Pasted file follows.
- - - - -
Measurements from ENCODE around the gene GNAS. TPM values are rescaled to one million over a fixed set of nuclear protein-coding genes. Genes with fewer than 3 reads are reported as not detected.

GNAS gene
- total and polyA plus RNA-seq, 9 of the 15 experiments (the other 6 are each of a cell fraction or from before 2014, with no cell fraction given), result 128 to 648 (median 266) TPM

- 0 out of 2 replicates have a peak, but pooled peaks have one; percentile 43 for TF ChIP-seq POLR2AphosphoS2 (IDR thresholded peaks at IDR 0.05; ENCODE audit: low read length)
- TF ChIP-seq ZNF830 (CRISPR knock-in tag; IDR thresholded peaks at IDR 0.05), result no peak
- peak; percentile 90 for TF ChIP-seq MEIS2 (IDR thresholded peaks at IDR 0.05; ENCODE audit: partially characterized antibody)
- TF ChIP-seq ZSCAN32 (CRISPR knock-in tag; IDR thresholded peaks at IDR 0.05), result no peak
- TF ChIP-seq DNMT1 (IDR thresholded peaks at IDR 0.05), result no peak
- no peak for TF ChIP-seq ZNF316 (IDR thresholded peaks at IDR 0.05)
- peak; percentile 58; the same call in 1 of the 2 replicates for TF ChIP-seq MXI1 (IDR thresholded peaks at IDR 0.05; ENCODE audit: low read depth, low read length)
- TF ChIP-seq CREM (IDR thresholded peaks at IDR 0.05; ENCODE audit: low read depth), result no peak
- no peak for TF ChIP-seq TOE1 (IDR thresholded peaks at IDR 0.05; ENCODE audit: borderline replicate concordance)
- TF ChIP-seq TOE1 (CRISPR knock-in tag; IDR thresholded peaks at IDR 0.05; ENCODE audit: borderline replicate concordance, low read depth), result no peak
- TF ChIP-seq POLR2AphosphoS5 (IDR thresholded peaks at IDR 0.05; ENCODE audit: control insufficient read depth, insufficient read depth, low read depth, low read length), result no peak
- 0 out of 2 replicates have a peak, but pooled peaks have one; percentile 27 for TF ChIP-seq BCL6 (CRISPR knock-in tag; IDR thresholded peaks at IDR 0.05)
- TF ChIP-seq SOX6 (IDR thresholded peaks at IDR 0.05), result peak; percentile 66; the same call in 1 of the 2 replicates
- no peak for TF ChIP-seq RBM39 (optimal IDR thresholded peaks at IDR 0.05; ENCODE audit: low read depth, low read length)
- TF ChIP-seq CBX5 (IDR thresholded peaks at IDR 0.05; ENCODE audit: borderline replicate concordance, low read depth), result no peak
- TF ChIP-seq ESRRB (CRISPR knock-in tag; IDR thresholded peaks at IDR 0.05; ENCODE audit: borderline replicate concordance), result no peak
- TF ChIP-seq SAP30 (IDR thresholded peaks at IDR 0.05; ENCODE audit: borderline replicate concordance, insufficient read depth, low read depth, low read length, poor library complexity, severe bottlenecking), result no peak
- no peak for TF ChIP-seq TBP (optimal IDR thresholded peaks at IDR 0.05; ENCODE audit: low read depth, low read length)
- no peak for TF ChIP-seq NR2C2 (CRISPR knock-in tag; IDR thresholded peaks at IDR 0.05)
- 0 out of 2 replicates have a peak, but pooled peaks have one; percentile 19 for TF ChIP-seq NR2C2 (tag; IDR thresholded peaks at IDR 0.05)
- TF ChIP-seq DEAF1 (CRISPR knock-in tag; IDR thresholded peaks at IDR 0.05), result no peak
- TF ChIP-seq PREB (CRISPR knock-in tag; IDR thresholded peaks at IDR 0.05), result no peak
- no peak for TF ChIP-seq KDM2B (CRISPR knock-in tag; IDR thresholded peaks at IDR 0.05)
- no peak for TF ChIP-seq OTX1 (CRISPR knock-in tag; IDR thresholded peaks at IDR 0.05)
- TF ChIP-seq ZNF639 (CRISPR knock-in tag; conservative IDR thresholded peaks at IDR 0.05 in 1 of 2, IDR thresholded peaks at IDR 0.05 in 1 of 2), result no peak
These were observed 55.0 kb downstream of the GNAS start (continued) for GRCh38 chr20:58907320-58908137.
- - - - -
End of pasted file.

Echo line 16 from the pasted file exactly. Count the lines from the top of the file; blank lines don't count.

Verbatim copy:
- TF ChIP-seq SOX6 (IDR thresholded peaks at IDR 0.05), result peak; percentile 66; the same call in 1 of the 2 replicates